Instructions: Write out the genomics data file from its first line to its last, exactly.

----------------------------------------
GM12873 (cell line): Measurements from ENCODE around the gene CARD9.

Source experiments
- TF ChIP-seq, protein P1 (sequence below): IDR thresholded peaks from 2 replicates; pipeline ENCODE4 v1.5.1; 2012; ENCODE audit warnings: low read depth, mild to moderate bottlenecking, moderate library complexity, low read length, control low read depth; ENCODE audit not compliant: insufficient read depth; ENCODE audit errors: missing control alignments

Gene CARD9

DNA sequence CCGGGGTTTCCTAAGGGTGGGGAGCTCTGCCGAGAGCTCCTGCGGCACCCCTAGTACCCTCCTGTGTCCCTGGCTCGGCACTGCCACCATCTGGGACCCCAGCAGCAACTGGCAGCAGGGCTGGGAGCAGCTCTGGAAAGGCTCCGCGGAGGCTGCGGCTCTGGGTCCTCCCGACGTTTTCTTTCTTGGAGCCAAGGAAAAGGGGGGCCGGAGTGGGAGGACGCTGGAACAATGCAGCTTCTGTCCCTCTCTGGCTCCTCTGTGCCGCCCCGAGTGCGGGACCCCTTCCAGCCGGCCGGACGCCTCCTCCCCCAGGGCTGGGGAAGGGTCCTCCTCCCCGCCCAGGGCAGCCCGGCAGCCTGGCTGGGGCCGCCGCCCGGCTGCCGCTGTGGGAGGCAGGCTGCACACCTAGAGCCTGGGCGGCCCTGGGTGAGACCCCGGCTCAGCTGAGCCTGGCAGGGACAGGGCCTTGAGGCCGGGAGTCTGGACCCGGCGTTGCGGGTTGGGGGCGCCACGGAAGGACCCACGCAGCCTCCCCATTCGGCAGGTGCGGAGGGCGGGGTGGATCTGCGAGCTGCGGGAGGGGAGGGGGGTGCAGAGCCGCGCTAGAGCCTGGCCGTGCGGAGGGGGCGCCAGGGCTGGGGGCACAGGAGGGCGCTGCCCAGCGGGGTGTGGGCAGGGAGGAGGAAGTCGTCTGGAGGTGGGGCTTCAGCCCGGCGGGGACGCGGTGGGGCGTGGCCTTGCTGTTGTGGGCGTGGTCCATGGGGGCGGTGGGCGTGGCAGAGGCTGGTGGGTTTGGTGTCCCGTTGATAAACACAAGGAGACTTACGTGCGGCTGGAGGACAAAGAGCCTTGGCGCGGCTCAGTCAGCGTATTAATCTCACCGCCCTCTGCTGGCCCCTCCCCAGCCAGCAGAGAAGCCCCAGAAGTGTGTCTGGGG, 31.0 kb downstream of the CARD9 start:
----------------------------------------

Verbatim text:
GM12873 (cell line): Measurements from ENCODE around the gene CARD9.

Source experiments
- TF ChIP-seq, protein P1 (sequence below): IDR thresholded peaks from 2 replicates; pipeline ENCODE4 v1.5.1; 2012; ENCODE audit warnings: low read depth, mild to moderate bottlenecking, moderate library complexity, low read length, control low read depth; ENCODE audit not compliant: insufficient read depth; ENCODE audit errors: missing control alignments

Gene CARD9

DNA sequence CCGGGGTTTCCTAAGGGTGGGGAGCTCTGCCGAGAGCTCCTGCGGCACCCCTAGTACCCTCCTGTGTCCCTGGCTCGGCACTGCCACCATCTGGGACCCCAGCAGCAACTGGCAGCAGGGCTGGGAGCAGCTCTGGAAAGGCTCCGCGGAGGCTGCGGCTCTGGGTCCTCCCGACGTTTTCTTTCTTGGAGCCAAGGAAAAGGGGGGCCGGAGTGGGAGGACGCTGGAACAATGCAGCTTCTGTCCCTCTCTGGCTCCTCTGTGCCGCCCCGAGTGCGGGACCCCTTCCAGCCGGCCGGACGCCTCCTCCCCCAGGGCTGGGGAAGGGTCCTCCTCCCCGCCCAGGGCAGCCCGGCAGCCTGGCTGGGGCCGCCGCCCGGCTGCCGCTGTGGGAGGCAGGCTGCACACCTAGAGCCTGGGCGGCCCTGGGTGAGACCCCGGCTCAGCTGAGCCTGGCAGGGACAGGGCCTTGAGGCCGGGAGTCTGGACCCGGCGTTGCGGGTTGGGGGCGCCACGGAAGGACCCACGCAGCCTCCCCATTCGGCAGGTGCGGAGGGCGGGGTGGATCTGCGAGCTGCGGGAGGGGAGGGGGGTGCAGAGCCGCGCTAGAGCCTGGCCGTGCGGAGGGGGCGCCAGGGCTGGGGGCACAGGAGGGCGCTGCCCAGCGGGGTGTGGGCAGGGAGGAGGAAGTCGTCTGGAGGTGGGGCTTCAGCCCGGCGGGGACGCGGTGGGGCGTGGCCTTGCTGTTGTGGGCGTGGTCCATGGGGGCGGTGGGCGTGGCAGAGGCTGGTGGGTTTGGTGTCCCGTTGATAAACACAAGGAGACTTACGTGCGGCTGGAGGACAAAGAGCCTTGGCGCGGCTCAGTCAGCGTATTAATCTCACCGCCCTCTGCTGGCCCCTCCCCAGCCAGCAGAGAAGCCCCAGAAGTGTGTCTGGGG, 31.0 kb downstream of the CARD9 start: